Christ salvation

Salvation will not arrive on Air Force One

The critique of “identity politics”, the idea that tribal loyalties supersede everything else (including universal moral truths) is primarily (and rightly) directed at the political and cultural left, those who most often do appeal to race, class, gender and sexuality rather than arguments. Recently, the authors of an article in infinite time online magazine hurl the same criticism at those on the political and cultural right, especially those who have embraced religion as an ethnic and political identity, rather than because they believe it to be true about God.

Obvious cynicism about religion aside, there is no doubt that more and more people are voting (and then announcing their vote) more as an expression of their political identity, rather than after careful consideration The problems. Or, as Robert P. George recently notedwe tend to choose our policies based on our labels rather than the other way around.

This transition to politics as identity is the result of a deeper cultural change. A few decades ago, a group of left-wing political activists announced that “the personal is political.” Today, “politics is personal” for too many people, where we locate our purpose and value (not to mention the value of others) in our political loyalties.

Something as imminent and pragmatic as politics should never be made transcendent. He just can’t handle that weight. Human beings need something greater and beyond to ground meaning, purpose and value. For most of human history, faith in God or at least something transcendent has provided this higher order for life. But, as religion, especially Christianity, is pushed further to the margins of society and further into the private recesses of individuals, politics has moved into the void left behind. It’s a poor imitation, and its loudly trumpeted emphasis on justice and identity is a fragile reflection of transcendent truth. Partisan leaders make bad priests and pets cause bad doctrines.

As tempting as it may be to completely disavow politics, we cannot. As citizens of a democracy, especially in the United States, we live in a historic moment when commitment is more complicated than for Christians in the past. After all, for most Christians in most political contexts throughout history, there was not much that could be done. In some cases, living out your faith in the public square might come down to “Don’t feed the lions.”

Christians in America enjoy many more opportunities and face unique temptations. Even candidates who reject the tenets of Christianity often enlist Jesus in their cause. Or, as my colleague Timothy Padgett saidwe can say that God is neither a republican nor a democrat, but it is difficult to see him voting anyway other than like us.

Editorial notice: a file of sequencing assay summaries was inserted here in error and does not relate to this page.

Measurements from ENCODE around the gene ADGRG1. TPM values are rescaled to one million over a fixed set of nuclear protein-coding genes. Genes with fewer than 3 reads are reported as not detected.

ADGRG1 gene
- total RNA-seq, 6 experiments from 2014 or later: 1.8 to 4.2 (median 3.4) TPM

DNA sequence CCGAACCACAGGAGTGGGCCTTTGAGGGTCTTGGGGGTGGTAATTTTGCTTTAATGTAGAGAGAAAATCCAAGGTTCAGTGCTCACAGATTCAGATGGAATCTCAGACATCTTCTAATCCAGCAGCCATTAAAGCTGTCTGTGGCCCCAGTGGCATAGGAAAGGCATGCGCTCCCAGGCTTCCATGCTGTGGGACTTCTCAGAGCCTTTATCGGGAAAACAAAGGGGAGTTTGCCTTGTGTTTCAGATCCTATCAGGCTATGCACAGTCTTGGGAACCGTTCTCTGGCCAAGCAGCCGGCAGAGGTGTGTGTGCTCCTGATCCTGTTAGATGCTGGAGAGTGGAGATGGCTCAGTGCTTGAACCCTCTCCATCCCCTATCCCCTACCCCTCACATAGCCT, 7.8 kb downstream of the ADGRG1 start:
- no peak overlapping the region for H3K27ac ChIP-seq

Thus, Christians in politics must, above all, be clear about what we already believe. Most of our needs for government after the fall are to restrain our worst impulses, but also involve enlisting in government those who are as fallen as we are. This means that until the curse of Eden is completely lifted at Christ’s return, politics can only offer contingent goods. There will be no utopia in this world and, as history attests, any attempt to create one ends in disaster. Even if our motives are pure and some politicians and politicians are worse than others, voting for any political party will mean making common cause with unsavory characters and flawed policies.

One last thing we need to keep in mind is that some things about our Christian lives have not changed over time. Our brothers and sisters from different times or places might not have been able to express their faith in the public square as much as we could, but that did not stop them from affecting this place in their way of life. , in part because they realized that life is greater than politics and society is greater than the state.

First-Century Believers Facing the Hostility of the Roman State in the Twentiethefrom century Christians living under the terror of Communism to Christians living everywhere else in between, the Church has found influence through “small platoons” of loyalty in local communities and thanks to the great efforts of statesmen and heroes. Salvation will not come on Air Force One, and a perfect world will not go through the ballot box. But a better world is possible if all our actions, political or otherwise, stem from our Christian convictions, and not the other way around.

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The opinions expressed in this commentary do not necessarily reflect those of Christian Headlines.

Breakpoint is a program of the Colson Center for Christian Worldview. BreakPoint comments offer incisive content that people can’t find anywhere else; content that cuts through the fog of relativism and the news cycle with truth and compassion. Founded by Chuck Colson (1931 – 2012) in 1991 as a daily radio show, BreakPoint offers a Christian perspective on today’s news and trends. Today, you can get it in written form and in a variety of audio formats: on the web, on the radio, or in your favorite podcast app on the go.

John Stonestreet is president of the Colson Center for Christian Worldview and radio host of Breakpoint, a daily national radio program offering thought-provoking commentary on current events and life issues from a biblical worldview. John is a graduate of Trinity Evangelical Divinity School (IL) and Bryan College (TN), and is the co-author of Making Sense of Your World: A Biblical Worldview.